Comparison of and relationships between oral physiology, anatomy and food oral processing behavior of Chinese (Asian) and Dutch (Caucasian) consumers differing in age

E.C. Ketel, Yifan Zhang, Jingke Jia, Xinmiao Wang, R.A. de Wijk, Jianshe Chen, M.A. Stieger

Research output: Contribution to journalArticleAcademicpeer-review

Abstract

The aims of the study were (1) to compare oral physiology, anatomy and food oral processing behavior of consumers by age (Chinese young adults vs Chinese older adults) and by ethnicity (Chinese (Asian) vs. Dutch (Caucasian)) and (2) to explore relationships between oral physiology, anatomy and food oral processing behavior of Chinese consumers. Oral physiology (mastication performance, saliva flow rate and dental status) and anatomy (volume of oral cavity, tongue dimensions, facial anthropometry, height and weight) were determined in Chinese (Asian) young adults (n = 32; 18–30 yrs) and Chinese (Asian) older adults (n = 32; 60–85 yrs) and compared to previously determined oral physiology and anatomy of Dutch (Caucasian) young adults (n = 32; 18–30 yrs) and Dutch (Caucasian) older adults (n = 32; 65–85 yrs). Oral processing behavior (consumption time, chews per bite, bite size, eating rate) of solid foods (cooked carrot, sausage and tofu-gan) was quantified using video recordings. Regarding the effect of age on physiology, anatomy and food oral processing behavior, Chinese (Asian) older adults consumed all foods with lower eating rates compared to Chinese (Asian) young adults probably due to changes in oral physiology and anatomy. Regarding the effect of ethnicity on oral physiology, anatomy and food oral processing behavior, Chinese (Asians) had lower percentages of normal occlusion, slightly wider and shorter tongues, lower head height:width ratio and lower BMI compared to Dutch (Caucasians). Overall, Chinese adults displayed similar food oral processing behavior compared to Dutch adults. Consumption time, chews per bite and bite size did not differ between Chinese and Dutch adults. Only a small difference in eating rate were observed between these groups. Body weight and number of teeth were the physiological and anatomical parameters that related the strongest with oral processing behavior of solid foods. We conclude that age and ethnicity impact oral physiology, anatomy and oral processing behavior of solid foods. Oral physiology and anatomy only partially explain the variation in oral processing behavior of solid foods in consumer groups differing in ethnicity and age. Other factors such as culture and consumption habits are suggested to have a stronger influence on oral processing behavior.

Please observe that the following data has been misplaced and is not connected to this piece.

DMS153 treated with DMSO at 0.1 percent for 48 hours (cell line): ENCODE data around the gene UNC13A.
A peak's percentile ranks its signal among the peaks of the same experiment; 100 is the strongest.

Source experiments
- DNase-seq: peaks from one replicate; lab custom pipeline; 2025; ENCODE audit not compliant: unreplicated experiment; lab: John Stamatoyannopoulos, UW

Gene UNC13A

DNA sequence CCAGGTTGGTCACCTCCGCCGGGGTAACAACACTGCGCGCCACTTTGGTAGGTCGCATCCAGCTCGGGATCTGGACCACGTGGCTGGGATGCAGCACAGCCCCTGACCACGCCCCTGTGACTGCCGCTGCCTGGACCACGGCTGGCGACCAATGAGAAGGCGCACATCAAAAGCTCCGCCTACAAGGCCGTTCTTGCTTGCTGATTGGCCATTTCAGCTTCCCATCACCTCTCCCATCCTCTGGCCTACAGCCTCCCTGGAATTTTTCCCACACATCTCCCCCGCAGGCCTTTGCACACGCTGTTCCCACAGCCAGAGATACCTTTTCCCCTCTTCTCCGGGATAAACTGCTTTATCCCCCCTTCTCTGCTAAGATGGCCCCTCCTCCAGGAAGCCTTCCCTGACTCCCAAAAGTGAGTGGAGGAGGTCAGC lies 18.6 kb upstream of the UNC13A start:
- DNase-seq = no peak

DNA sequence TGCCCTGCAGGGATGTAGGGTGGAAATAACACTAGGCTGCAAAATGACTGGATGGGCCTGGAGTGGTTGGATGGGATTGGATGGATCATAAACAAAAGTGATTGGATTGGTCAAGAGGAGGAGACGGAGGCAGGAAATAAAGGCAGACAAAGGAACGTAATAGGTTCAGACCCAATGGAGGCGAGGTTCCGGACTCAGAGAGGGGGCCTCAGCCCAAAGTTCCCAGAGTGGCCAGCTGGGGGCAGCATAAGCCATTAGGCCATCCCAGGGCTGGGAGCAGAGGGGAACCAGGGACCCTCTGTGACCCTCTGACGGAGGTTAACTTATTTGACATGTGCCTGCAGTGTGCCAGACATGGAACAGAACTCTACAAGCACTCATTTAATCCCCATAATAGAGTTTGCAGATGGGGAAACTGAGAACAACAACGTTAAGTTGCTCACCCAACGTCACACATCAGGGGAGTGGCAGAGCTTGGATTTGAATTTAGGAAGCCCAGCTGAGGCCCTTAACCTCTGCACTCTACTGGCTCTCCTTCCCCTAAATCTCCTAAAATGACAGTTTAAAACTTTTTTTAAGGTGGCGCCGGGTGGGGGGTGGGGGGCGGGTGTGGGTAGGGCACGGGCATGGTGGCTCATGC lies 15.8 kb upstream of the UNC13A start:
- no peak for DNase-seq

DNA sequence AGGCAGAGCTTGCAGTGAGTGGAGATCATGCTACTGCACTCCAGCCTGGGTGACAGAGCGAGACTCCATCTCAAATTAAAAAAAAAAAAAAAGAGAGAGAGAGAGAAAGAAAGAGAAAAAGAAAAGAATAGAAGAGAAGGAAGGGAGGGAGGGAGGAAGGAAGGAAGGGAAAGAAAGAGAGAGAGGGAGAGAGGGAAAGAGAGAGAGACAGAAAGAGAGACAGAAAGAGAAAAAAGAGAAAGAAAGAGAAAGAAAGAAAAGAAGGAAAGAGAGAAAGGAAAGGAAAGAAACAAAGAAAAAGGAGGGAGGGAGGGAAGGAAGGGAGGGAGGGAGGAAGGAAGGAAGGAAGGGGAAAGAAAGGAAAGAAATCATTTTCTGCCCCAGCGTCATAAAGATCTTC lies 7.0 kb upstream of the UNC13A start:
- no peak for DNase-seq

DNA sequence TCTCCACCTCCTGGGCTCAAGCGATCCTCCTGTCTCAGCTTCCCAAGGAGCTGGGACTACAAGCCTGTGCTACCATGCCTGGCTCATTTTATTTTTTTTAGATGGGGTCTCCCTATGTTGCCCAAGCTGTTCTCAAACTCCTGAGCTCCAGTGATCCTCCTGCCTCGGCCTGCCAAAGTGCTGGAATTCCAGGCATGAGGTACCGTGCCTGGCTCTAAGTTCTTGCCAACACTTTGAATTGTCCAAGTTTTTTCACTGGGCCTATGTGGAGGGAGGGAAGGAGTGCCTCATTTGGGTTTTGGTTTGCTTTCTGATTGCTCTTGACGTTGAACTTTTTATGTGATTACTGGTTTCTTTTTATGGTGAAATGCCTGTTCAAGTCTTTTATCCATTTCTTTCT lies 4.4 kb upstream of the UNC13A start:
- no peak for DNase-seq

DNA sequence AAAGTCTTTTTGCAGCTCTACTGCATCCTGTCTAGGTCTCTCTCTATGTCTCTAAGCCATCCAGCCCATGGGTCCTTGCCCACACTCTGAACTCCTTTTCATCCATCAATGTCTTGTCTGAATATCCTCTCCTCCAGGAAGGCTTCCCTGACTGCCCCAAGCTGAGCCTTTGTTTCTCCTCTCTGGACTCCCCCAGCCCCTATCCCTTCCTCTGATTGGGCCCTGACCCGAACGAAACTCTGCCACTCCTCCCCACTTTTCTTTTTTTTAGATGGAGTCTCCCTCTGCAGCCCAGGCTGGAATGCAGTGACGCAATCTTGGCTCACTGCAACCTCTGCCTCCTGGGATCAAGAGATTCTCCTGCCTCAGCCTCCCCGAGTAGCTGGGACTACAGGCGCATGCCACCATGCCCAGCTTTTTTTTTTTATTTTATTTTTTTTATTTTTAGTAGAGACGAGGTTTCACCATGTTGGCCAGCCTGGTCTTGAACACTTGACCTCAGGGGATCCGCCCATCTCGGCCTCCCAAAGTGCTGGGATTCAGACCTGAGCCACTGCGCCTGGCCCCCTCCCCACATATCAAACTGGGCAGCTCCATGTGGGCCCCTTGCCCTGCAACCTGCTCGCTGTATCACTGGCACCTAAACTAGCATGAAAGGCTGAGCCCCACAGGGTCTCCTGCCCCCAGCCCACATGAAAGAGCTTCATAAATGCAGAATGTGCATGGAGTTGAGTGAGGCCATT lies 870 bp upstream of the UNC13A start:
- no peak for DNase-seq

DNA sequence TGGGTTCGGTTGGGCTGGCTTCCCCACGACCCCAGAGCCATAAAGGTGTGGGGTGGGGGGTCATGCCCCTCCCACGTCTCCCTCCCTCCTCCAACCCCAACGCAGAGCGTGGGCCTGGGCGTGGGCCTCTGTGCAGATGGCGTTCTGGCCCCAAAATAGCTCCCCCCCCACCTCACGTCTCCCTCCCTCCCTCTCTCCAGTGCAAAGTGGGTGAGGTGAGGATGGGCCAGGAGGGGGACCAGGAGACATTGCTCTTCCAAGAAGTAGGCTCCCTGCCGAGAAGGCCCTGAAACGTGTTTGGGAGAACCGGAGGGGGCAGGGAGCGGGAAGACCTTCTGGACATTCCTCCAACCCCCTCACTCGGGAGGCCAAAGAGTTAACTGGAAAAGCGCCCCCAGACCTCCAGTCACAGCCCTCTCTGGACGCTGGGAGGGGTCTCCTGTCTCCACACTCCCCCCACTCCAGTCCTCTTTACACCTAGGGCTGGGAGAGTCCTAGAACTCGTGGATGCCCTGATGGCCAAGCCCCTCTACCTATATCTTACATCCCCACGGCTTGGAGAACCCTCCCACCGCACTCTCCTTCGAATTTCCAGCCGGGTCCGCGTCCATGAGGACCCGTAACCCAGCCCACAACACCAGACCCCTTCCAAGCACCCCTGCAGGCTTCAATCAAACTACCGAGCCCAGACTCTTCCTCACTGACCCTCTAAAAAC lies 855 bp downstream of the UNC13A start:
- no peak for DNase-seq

Original languageEnglish
Article number113284
JournalPhysiology and Behavior
Volume232
DOIs
Publication statusPublished - 1 Apr 2021

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